08/23/05, Philips Arena, Atlanta, GA – we arrive at the show early to get a spot near the runway part of the stage on the middle of the floor. I was wearing a red shirt and just about everyone else in the arena was wearing a black shirt, so it helped me stand out a little. It finally got to the part of the show where Billie Joe Armstrong says “Alright, I need a drummer! Who plays drums?!?!?!? Steven was there with me and we started screaming “ME!!!” All these people around me were, like, “For real?”’ I was, like, “Yea! I really play! Will y’all help lift me up?!”’ Sure enough, all these people around me lifted me up so I’m above the crowd right when Billie Joe is right there and I’m yelling “ME!!!” He said “You better not be f*****g joking, GET UP HERE!!!!”

I got on stage, passed Mike Dirnt on the bass, and walked up to Tre Cool who was still drumming when I walked up to the kit. He said “Wassup, just take it easy. Simple beat.” He slowly got me on the kit as I slid in and started playing to keep the jam going seamless. As soon as I do the arena ROARS!!!! That’s when I thought to myself, “I can do this.”’ Just about that time Tre Cool said “smile!” and snapped a photo of me playing. They brought up a bass player and guitarist out of the crowd and we all jammed together for a bit, and by the end of it I’m not keeping it simple, I’m rocking it loud!!! Probably more than I should of, cuz theres no monitor back there so you’re playing loud drums with no reference of how the guitar or bass sound, but I couldn’t of cared less what they sounded like… I was playing drums in Green Day!!! As soon as the song was over Tre let me keep the sticks, gave me the photo of me playing, then showed me to security who said I couldn’t stay backstage and walked me to the sound booth to finish the night.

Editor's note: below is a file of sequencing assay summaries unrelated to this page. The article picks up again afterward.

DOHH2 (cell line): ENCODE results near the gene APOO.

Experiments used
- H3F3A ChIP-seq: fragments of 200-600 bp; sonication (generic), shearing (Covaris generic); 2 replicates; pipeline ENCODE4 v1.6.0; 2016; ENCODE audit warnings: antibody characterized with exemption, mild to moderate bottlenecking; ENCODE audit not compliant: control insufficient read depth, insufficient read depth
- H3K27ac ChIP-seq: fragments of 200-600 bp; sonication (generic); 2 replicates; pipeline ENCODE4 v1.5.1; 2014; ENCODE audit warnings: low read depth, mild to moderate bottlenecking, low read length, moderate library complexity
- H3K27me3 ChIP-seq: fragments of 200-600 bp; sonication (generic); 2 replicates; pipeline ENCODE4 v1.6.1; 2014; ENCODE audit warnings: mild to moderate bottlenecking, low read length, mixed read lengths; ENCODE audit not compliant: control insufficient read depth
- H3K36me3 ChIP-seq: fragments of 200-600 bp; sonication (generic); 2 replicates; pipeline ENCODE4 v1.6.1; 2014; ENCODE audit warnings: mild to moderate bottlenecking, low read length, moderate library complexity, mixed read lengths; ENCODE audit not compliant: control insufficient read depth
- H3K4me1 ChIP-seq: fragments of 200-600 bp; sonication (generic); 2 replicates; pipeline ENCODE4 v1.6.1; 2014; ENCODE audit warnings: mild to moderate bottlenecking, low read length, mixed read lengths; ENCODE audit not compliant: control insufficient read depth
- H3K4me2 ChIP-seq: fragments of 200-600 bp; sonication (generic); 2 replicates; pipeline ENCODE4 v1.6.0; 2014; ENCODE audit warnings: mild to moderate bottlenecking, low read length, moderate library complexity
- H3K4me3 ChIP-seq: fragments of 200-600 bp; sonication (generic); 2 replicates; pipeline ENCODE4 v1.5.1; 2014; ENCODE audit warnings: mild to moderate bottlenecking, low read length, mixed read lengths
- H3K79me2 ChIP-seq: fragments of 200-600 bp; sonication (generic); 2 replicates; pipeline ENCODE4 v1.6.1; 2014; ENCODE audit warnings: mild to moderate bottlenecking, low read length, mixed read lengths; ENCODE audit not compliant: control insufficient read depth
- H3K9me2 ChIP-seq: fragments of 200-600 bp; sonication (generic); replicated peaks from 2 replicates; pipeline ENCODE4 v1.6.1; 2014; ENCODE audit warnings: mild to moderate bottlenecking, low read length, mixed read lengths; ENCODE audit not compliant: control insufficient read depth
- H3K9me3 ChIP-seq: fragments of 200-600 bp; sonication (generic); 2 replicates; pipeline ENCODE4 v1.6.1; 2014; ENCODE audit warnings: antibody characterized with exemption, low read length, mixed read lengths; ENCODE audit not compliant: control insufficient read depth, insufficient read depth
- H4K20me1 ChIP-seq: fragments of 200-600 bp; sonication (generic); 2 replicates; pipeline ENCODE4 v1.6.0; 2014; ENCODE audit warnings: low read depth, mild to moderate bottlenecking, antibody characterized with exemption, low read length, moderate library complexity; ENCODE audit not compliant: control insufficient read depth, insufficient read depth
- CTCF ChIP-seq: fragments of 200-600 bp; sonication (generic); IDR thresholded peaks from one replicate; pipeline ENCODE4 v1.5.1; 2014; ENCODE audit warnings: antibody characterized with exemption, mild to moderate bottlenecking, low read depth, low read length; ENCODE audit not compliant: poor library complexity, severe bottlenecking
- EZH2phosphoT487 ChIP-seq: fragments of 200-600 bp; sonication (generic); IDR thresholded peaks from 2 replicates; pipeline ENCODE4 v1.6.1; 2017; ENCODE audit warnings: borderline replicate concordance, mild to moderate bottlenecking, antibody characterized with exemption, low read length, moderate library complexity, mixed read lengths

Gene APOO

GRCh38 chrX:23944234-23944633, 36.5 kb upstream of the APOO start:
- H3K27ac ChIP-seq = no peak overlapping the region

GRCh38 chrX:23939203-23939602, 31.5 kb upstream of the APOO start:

I spent the rest of the show with people coming up to me after they’d see the drum sticks from Tre, being like, “You’re that dude that was on stage! That was awesome!”

I had so much confidence after leaving that show for multiple reasons. I honestly felt like that was job shadowing experience, and I was just like “Yes, not only do I want to do this (playing music in arenas), but I can do this!” Also, there was the fact that we set out to do it, and did it! It was a big dream to play with Green Day, but we took a shot at it, went to Atlanta with the intentions of getting picked, and it happened! It made anything seem possible, and I still keep that enthusiasm and optimism to this day. I still believe anything is possible.